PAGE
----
Somatic DNA variation represents one of the most interesting but also one of the least investigated genetic phenomena. In addition to the classical case of DNA hypermutability at the V(D)J region, there is an increasing body of experimental evidence suggesting that genes other than immunoglobulin in tissues other than lymphocytes also exhibit nonuniformity of DNA sequence, which opens new opportunities for explaining various features of multicellular organisms. Identification of somatic DNA mutability, however, is not a trivial task and numerous confounding factors have to be taken into account. In this work we investigated putative DNA variation in the serotonin 2A receptor gene (HTR2A). A series of real-time PCR-based experiments was performed on DNA samples (n = 8) from human brain and peripheral leukocytes. Amplification of the target DNA sequences was carefully matched to that of the control plasmid containing the insert of HTR2A. Sequencing of nearly 500 clones containing a total of 150,000 nucleotides did not show any evidence for somatic DNA variation in the brain and peripheral leukocytes. It is argued in this article that although intraindividual DNA mutability may be a more common phenomenon than is generally accepted, some of the earlier claims of genetic nonidentity on the brain cells may be premature.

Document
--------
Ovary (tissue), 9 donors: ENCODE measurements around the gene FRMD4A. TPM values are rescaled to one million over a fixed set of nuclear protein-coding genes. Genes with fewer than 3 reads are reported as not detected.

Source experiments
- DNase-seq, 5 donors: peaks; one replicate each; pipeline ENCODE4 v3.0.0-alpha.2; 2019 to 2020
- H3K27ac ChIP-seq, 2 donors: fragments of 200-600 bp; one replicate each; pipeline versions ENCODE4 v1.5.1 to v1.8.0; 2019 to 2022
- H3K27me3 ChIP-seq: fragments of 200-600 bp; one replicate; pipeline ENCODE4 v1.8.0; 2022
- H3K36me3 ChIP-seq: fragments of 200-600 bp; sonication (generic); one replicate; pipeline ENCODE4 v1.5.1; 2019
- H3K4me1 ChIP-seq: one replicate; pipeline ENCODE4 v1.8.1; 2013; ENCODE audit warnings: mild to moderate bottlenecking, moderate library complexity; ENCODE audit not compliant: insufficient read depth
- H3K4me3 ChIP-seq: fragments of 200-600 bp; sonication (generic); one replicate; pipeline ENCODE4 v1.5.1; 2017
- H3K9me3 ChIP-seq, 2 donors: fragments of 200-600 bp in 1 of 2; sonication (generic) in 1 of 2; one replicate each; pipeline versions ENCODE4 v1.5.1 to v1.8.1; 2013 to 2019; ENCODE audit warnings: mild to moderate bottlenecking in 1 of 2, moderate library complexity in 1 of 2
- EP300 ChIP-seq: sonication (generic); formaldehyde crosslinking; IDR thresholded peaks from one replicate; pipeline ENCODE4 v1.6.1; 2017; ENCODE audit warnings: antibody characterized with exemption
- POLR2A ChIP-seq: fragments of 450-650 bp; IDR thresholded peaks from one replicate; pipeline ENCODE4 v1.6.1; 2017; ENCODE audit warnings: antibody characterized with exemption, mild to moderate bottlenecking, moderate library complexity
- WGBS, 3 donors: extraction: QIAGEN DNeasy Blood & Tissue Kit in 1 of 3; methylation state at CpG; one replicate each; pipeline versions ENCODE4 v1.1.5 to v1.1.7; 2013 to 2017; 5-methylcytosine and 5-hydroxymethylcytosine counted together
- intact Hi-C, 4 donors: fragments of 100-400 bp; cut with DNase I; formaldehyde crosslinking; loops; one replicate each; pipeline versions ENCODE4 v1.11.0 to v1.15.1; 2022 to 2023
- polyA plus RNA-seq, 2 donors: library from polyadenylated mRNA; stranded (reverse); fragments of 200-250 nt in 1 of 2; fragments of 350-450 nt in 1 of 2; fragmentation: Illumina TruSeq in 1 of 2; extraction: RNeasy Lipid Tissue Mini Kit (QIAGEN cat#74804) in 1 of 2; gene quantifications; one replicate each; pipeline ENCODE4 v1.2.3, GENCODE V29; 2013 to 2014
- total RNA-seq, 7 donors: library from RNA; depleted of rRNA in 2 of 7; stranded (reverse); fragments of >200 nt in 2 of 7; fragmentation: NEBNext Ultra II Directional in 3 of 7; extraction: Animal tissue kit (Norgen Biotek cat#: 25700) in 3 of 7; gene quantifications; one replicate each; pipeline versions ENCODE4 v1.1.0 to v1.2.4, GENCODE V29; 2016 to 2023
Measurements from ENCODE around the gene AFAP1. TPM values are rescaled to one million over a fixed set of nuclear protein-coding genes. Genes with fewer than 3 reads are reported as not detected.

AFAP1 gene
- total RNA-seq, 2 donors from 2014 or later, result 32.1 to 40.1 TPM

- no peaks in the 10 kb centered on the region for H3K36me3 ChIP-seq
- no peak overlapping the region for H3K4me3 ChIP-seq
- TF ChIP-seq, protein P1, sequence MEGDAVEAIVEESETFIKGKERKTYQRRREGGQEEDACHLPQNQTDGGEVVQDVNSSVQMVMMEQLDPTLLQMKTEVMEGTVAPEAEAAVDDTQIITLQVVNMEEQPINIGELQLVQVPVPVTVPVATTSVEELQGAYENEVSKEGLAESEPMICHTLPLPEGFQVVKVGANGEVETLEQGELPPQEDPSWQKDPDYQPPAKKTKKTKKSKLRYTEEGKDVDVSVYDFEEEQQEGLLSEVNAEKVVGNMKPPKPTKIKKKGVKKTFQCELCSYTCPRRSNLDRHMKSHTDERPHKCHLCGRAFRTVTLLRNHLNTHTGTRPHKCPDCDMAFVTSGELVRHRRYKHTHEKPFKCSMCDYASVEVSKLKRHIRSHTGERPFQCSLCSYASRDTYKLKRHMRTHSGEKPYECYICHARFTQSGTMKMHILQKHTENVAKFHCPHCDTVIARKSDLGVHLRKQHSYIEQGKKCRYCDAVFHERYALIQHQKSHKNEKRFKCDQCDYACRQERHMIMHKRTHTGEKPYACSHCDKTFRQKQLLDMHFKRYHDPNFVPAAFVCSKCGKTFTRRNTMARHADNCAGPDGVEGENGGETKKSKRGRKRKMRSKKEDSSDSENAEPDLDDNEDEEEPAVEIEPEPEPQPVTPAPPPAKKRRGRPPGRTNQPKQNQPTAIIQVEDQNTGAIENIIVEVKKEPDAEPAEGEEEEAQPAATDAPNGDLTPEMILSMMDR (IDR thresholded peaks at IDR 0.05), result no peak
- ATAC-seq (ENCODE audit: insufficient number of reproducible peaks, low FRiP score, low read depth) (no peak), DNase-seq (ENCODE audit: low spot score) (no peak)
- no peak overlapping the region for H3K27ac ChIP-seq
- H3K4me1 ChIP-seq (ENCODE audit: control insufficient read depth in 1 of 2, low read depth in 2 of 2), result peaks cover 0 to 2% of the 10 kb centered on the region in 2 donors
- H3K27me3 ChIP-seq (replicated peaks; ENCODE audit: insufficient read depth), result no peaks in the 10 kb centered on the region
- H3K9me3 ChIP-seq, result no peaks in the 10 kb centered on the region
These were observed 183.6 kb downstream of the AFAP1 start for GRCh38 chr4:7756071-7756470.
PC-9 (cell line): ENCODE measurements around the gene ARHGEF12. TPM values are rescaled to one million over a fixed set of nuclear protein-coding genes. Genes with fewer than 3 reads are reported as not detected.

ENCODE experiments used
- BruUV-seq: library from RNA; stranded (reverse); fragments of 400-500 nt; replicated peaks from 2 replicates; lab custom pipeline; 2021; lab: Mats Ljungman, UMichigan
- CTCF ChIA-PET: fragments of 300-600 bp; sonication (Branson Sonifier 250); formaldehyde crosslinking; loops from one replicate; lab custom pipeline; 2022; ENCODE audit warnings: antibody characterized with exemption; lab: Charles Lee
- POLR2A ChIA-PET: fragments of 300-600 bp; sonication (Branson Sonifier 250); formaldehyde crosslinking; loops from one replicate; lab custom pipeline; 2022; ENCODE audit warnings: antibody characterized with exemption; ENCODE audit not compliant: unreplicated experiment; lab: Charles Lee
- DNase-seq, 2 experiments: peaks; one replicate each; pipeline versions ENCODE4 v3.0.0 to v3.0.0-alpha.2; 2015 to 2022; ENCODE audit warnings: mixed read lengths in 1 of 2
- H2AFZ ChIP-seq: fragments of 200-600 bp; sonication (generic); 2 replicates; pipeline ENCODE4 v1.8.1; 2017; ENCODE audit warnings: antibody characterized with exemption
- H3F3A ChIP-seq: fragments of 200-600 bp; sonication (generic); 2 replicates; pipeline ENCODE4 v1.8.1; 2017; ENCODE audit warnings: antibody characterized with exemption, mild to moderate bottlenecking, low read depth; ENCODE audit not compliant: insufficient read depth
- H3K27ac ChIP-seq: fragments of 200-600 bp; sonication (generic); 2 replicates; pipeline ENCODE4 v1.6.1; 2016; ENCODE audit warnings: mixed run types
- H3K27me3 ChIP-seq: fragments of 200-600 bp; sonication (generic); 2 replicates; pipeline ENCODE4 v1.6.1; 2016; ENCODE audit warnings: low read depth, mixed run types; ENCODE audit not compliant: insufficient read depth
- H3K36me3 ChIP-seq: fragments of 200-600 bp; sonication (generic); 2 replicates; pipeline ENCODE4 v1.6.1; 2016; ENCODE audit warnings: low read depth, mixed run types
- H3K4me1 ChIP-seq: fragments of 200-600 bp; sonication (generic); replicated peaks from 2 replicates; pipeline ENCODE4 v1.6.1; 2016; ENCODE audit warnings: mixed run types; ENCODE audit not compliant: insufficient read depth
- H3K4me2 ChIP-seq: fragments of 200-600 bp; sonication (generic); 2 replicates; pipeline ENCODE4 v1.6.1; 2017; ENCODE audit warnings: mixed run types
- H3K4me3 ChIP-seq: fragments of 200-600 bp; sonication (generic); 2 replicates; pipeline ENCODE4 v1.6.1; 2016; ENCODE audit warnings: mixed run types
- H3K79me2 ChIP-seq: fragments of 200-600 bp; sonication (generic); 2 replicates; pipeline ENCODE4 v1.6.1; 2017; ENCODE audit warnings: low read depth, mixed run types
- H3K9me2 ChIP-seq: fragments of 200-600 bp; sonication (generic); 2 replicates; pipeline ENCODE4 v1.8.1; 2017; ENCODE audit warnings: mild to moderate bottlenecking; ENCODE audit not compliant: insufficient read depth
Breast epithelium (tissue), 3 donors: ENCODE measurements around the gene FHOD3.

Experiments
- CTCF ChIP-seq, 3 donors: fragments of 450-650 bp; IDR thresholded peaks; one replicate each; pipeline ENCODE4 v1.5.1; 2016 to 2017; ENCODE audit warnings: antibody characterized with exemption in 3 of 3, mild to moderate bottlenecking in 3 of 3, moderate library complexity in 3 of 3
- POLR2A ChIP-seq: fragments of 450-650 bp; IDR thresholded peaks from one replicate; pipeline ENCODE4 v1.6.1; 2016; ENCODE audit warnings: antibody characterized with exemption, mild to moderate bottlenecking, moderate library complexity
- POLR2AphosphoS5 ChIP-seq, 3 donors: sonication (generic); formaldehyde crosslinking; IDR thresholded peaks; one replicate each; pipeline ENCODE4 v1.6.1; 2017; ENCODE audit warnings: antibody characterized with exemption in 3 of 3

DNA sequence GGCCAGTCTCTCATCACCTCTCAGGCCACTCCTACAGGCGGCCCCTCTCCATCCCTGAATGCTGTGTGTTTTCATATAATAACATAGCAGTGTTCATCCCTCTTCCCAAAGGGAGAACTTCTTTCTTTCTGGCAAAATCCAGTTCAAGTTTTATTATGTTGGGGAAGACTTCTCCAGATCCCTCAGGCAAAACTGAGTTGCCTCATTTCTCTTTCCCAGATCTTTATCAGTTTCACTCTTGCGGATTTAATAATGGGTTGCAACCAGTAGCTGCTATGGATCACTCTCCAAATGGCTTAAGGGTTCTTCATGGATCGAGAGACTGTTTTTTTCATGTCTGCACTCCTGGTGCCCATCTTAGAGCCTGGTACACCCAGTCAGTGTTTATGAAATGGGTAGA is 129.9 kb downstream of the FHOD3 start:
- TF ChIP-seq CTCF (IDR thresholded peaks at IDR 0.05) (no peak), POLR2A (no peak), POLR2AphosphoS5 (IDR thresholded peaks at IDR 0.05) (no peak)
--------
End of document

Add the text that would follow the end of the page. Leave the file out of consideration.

Mammalian Genome – Springer Journals
Published: Sep 14, 2005
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